Coffee cherries

Weekly Environmental News, April 22-28 – Coffee Trouble, Hotter Core, Keystone XL Objection

This week’s stories include how a lack of coffee-tree diversity is harming Latin American growers, Earth’s core may be hotter than we thought, new “flow” batteries could help boost solar and wind power, evidence of when global cooling ended, and the EPA speaks out on the Keystone XL pipeline project.

Exploring Coffee’s Past to Rescue Its Future
A report from NPR explains how the genetic uniformity of cultivated coffee makes the industry more vulnerable to shocks like a changing climate, or disease. Much of the coffee trees in Latin America descend from two genetic strains of Coffee arabica. Now, leaf rust disease is devastating the coffee plantations there. The best response may be to breed new varieties of coffee.

Earth’s Core Far Hotter Than Thought
New experiments show the planet’s inner core may be as hot as the sun’s surface, 6000 degrees C. French scientists used X-rays to probe tiny samples of iron at extraordinary pressures to examine how the iron crystals form and melt. The results appeared April 26 in the journal Science.

New Battery Design Could Help Solar and Wind Power the Grid
Researchers from the U.S. Department of Energy and Stanford University have designed a low-cost, long-life battery that could enable solar and wind energy to become major suppliers to the electrical grid. The new lithium-polysulfide flow battery has a simplified, inexpensive design that could make it a candidate for large-scale production.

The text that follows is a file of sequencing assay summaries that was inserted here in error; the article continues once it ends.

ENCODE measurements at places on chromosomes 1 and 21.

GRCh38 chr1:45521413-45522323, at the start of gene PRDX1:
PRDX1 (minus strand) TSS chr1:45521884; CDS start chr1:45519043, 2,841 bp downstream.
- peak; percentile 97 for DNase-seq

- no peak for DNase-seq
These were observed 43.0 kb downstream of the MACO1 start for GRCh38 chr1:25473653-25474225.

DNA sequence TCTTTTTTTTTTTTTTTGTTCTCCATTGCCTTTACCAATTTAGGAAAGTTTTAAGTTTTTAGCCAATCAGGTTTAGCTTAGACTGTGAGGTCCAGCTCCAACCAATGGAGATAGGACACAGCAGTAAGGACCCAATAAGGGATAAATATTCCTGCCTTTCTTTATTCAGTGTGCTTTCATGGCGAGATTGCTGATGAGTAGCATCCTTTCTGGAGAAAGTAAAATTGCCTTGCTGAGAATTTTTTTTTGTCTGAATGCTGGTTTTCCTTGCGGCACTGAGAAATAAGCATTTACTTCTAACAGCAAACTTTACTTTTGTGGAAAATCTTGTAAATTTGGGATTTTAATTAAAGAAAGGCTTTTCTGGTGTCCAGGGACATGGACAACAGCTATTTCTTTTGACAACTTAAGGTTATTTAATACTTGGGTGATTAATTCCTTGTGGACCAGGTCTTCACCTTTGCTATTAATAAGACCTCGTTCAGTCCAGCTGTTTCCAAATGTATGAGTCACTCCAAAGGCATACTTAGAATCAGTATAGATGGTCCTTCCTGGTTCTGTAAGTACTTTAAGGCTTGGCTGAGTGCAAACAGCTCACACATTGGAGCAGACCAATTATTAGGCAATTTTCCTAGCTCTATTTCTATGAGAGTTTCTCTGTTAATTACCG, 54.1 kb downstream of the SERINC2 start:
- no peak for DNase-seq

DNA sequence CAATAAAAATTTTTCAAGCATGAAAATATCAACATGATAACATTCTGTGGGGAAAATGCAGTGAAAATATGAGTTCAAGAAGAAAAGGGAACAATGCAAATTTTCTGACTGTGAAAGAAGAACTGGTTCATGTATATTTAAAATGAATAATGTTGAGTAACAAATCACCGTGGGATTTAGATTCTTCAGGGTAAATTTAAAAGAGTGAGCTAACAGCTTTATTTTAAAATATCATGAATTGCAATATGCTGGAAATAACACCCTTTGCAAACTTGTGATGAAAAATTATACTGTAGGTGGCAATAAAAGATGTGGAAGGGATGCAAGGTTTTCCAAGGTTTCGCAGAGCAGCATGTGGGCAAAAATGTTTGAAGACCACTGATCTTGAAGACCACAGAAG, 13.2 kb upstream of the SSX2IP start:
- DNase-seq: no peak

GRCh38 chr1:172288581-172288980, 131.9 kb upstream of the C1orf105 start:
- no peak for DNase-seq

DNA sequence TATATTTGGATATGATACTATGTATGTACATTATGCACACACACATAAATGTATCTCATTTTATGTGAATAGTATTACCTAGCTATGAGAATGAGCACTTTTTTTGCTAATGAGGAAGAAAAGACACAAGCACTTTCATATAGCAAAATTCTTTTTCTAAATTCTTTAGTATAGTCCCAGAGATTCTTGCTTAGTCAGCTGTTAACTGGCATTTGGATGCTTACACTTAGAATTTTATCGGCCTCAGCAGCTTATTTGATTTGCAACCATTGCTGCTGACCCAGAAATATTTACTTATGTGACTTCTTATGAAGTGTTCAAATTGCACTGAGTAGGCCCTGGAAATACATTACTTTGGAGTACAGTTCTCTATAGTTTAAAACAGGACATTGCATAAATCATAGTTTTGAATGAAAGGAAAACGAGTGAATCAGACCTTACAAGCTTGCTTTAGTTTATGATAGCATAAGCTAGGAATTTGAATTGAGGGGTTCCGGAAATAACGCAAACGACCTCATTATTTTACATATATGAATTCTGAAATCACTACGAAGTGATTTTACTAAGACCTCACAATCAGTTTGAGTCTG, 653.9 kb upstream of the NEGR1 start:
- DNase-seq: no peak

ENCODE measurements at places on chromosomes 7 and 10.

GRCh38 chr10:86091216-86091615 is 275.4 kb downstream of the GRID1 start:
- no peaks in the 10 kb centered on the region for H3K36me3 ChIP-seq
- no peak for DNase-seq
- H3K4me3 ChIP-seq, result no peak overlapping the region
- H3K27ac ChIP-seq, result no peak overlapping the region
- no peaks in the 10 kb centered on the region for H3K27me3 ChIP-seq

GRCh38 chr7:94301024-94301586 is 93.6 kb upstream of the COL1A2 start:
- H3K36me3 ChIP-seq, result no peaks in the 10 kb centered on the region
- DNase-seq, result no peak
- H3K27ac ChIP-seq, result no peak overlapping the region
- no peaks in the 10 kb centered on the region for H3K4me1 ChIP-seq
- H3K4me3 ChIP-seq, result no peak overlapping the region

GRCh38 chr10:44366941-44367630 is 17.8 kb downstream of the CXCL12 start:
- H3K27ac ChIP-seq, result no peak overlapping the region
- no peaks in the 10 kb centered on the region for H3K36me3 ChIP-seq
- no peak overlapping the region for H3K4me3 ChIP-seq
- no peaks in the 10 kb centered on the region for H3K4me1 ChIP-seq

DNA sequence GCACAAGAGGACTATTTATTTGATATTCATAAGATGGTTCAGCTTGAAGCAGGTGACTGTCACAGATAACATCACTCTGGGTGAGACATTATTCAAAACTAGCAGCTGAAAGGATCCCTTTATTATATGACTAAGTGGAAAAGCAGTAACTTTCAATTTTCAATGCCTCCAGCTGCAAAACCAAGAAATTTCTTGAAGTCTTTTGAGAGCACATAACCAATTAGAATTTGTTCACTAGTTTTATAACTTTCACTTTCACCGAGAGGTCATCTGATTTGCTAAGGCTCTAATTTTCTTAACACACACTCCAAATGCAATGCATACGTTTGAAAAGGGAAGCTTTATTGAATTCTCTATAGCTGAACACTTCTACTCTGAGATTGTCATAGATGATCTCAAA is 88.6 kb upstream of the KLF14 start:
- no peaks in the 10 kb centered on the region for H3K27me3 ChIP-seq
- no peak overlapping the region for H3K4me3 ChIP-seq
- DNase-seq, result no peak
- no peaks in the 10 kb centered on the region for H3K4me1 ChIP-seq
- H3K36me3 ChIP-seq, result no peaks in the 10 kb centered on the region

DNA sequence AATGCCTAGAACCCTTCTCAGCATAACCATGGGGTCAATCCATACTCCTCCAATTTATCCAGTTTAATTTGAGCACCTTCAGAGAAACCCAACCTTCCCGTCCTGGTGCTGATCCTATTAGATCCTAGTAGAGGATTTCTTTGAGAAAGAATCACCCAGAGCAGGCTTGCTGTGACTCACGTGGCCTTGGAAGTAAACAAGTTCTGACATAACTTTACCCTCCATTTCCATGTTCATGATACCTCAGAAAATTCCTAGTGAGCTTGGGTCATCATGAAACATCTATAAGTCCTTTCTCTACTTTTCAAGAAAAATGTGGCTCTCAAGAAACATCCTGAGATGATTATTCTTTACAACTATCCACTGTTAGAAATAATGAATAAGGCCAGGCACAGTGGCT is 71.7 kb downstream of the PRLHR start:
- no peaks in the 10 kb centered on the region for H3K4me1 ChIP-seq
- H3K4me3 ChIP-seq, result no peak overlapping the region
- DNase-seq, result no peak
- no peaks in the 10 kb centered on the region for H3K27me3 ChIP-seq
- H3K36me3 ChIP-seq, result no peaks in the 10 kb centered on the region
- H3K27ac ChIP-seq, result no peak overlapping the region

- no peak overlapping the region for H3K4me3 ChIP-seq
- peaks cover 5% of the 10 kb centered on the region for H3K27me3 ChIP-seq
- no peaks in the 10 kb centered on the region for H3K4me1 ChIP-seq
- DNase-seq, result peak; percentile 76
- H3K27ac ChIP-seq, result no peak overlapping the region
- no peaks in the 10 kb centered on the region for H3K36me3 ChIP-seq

Study Finds Global Cooling Trend Ended in the 19th Century
An international consortium of scientists evaluated temperature changes on the continents over the last 1,000 to 2,000 years and concluded that a long-term cooling trend–caused by factors including fluctuations in the amount and distribution of heat from the sun, and increases in volcanic activity–ended late in the 19th century. A National Science Foundation press release detailed the findings, which were published in the May issue of Nature Geoscience.

EPA Wants State to Rework Analysis of Keystone XL Pipeline
The Environmental Protection Agency recommended the State Department reassess the amount of greenhouse gases that would be emitted by the development of oil sands in Alberta, Canada, according to the Washington Post. EPA says the total amount of gases emitted could be higher than what State estimated. The agency also wants State to reassess the difficulty of cleaning up spills of the heavy crude oil. The Post’s Juliet Eilperin says EPA’s objection is important, because it could signal EPA’s willingness to challenge State in the final stage, when State will issue its “national interest determination.” If no agency challenges the determination, then State can issue the permit. If an agency does, then President Obama would have to make the final permit decision.

(Creative Commons image “fresh picked coffee,” courtesy of tonx via Flickr.)

Leave A Comment